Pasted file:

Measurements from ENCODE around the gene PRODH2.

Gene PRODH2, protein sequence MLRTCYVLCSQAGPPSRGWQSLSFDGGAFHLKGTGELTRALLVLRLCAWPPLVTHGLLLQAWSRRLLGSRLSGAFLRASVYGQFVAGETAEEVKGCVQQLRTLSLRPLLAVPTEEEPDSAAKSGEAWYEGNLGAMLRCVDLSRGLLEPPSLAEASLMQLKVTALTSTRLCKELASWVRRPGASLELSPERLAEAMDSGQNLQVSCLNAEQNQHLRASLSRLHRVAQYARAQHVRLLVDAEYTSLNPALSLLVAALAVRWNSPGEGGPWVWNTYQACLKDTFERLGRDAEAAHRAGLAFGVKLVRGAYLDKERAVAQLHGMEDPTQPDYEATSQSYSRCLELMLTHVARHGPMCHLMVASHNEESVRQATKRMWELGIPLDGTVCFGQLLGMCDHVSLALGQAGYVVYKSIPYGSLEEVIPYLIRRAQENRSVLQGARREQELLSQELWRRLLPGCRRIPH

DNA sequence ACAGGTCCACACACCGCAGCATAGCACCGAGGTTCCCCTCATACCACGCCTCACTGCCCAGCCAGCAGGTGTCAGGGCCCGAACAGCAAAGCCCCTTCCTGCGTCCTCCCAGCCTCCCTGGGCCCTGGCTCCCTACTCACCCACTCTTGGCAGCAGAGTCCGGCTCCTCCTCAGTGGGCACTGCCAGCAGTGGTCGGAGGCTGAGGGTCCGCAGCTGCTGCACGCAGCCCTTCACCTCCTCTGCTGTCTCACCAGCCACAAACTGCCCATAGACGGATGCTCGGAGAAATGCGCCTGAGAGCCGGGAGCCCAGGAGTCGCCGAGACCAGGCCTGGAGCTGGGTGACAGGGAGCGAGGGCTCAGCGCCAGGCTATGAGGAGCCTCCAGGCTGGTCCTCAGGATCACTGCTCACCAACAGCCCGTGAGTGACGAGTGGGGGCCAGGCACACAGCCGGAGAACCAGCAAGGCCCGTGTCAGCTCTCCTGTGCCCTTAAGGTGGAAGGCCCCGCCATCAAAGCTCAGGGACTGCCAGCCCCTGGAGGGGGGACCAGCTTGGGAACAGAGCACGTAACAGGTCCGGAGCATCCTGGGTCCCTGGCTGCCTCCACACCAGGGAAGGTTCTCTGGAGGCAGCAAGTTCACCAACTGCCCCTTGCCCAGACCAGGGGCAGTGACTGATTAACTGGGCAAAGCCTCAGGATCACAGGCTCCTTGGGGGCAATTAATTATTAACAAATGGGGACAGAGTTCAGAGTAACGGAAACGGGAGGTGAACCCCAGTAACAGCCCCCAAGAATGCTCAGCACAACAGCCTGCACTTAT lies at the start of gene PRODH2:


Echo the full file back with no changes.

Measurements from ENCODE around the gene PRODH2.

Gene PRODH2, protein sequence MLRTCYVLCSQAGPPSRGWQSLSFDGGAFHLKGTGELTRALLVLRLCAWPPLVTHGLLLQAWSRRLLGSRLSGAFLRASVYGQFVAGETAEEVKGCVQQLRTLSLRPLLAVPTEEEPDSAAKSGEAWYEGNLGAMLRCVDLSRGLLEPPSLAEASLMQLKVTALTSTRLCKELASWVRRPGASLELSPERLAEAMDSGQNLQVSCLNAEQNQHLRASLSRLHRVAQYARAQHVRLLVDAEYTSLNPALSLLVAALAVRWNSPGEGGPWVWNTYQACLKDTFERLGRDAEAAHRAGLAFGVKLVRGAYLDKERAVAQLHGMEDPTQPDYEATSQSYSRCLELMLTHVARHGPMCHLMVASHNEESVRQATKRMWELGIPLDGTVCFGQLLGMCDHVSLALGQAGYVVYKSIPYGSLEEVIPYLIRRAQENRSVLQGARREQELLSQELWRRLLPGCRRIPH

DNA sequence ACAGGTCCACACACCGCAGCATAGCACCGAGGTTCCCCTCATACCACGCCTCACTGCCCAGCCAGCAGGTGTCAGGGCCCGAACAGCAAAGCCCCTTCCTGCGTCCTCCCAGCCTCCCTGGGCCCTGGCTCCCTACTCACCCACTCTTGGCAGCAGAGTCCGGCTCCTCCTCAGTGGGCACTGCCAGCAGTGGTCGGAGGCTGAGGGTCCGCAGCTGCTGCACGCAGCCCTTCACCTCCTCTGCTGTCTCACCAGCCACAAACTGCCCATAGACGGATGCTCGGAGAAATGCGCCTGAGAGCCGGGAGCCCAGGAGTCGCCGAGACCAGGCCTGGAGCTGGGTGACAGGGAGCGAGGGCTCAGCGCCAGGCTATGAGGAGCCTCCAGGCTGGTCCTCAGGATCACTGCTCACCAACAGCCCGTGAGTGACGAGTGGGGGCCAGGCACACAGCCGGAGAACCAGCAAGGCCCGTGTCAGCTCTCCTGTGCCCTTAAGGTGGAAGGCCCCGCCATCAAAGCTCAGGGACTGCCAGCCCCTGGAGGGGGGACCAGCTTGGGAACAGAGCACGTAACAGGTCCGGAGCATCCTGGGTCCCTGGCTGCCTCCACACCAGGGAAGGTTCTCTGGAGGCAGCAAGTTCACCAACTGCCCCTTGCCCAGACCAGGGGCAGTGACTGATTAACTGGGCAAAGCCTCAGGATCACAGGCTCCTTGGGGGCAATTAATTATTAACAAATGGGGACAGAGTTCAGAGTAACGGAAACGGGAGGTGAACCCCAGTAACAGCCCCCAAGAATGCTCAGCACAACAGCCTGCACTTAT lies at the start of gene PRODH2: